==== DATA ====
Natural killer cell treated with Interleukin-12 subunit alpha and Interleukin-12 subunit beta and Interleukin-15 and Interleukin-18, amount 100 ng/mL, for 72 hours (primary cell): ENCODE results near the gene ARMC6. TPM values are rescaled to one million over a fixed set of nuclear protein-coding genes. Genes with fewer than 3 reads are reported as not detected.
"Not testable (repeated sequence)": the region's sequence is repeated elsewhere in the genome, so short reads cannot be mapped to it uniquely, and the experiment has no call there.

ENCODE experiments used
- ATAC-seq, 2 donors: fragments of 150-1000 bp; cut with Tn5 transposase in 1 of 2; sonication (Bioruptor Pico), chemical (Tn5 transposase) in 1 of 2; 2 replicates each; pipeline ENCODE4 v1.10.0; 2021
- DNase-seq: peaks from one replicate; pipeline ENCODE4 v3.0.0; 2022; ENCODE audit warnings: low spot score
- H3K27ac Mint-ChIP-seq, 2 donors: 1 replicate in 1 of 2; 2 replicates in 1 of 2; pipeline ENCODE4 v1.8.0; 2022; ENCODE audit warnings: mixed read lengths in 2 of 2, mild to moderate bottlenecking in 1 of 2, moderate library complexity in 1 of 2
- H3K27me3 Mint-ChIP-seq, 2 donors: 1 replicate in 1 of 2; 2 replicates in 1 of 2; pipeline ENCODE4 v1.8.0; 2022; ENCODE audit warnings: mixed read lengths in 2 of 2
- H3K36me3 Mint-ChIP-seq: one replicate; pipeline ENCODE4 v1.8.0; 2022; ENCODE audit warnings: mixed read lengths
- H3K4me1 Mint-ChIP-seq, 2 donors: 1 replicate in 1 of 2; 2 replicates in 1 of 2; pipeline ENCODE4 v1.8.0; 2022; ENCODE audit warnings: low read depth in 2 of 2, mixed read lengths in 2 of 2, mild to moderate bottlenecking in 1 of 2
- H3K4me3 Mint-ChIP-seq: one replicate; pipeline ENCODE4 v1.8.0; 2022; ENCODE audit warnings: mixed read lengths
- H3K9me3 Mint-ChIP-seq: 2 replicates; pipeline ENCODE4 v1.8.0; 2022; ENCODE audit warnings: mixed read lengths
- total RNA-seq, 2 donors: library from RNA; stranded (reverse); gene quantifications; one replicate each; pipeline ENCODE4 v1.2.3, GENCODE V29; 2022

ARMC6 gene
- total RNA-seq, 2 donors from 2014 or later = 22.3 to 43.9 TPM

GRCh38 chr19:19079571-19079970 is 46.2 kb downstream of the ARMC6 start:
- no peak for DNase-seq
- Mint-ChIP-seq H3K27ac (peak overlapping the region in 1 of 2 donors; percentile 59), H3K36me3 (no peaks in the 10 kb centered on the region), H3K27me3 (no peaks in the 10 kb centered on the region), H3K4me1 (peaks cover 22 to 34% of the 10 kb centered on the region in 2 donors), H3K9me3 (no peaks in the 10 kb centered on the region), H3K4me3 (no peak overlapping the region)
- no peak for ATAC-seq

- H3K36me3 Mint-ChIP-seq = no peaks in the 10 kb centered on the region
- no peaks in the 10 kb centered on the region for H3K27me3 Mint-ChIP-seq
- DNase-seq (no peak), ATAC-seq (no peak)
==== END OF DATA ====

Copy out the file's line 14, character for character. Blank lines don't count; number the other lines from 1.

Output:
- total RNA-seq, 2 donors from 2014 or later = 22.3 to 43.9 TPM